It turned out our new friends were from Ellicott City and leaving the next day, but we made plans to meet up on the beach the following morning before they left town. The girls got along great and we spent time telling stories over the fire and looking at the clear band of the Milky Way above our heads.
Returning back to the house, we were horrified to find the grill had blazed back up and caught the deck on fire. It went out easily with a garden hose, but I had to make an embarrassed phone call to the rental agency the next day to let them know what had happened.
The next few days were full of beach adventure, lazy mornings and afternoons, cold beer at noon, and as little contact with the outside world as we could manage. We took a family ride up the coastal road toward the blue house, and Mama got to know her new bike.
On Wednesday, the Morrises came in the afternoon so Jen made dinner and we shuffled the sleeping arrangements around. The kids got along easily and we adults stayed up talking until midnight. Thursday morning we woke up early, got the beach gear together, and walked out to an empty, windy beach under a partly cloudy sky. The kids couldn’t have cared less and jumped straight into the water, but clouds in the west said there was going to be rain at some point. We made the best of things, staying in the water until about 3:30 or so, but when the thunder started rumbling we packed up and headed in.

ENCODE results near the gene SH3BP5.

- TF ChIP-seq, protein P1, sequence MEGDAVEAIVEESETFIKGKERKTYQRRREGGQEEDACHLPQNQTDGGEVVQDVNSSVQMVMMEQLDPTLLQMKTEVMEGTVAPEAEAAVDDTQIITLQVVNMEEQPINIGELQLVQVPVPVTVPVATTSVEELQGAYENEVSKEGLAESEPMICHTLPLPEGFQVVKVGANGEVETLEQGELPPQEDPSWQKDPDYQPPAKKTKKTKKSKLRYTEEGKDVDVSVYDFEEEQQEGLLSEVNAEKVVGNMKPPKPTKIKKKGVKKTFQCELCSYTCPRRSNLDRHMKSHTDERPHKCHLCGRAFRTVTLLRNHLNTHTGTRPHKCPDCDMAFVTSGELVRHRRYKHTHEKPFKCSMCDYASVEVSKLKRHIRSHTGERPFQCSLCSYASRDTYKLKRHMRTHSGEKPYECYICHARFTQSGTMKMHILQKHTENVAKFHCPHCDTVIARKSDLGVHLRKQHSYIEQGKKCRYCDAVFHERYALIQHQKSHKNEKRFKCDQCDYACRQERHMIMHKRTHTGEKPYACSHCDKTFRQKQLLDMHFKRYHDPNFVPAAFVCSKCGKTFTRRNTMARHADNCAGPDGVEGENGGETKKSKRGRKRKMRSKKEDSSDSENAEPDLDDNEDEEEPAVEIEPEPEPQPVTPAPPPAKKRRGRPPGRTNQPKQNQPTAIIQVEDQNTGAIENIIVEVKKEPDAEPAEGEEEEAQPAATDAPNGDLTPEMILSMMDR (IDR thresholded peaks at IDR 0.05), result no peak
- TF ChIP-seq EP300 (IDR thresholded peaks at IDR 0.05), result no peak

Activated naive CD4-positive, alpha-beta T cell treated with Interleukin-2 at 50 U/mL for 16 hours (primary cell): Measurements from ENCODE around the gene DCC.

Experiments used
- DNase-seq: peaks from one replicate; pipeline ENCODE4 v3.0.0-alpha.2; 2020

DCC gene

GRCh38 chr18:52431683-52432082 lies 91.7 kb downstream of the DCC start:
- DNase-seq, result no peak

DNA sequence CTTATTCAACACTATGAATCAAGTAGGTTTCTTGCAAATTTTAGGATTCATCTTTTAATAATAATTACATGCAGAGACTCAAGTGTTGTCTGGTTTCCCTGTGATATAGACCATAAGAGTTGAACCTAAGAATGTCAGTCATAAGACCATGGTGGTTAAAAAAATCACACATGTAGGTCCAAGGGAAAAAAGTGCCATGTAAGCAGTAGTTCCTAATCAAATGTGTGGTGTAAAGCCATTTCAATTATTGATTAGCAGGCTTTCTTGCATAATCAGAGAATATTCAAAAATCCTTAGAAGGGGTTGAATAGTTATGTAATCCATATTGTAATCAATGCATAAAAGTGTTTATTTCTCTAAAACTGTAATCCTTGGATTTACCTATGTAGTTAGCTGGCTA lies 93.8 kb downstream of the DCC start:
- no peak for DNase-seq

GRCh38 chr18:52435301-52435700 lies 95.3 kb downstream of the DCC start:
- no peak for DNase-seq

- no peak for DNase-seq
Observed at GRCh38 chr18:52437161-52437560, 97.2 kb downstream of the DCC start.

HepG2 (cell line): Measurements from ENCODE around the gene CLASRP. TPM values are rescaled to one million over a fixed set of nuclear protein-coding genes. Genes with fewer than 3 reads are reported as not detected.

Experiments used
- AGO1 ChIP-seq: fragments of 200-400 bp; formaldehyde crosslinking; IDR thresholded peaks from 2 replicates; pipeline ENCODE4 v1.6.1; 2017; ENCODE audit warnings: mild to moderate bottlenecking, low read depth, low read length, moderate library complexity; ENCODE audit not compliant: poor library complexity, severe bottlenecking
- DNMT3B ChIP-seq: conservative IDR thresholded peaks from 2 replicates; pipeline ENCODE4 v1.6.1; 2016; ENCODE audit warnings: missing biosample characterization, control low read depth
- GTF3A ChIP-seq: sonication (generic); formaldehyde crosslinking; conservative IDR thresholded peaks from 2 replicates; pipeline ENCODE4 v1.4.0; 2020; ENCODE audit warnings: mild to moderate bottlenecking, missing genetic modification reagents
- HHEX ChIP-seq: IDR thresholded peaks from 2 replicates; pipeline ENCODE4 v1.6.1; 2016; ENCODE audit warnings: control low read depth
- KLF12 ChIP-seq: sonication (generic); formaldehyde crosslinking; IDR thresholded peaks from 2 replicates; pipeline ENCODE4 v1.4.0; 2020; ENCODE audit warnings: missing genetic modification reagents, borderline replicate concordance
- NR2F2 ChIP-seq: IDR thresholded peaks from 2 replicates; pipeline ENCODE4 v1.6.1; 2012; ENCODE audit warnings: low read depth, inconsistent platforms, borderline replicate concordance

Friday morning the weather looked bleak and there was a heavy wind blowing up the coast from Rehobeth–the kind that kicks up stinging sand. We cleaned up the house and put some walking around clothes on, and drove into Rehobeth to have some lunch at Dogfish Head pub. Stopping in a storefront on the way up to the boardwalk, we got Finn a henna design on her arm, and did some window shopping. Then we braved the boardwalk itself to let Finn play some games in an arcade and have her fortune told by Zoltar, who went through his shpeil but then failed to deliver her fortune. The maintenance man stepped in to unlock the cabinet, revealing the space where Zoltar’s lower body should have been was filled with cobbled-together electronic parts from a Radio Shack clearance sale. Way to sell the magic, buddy.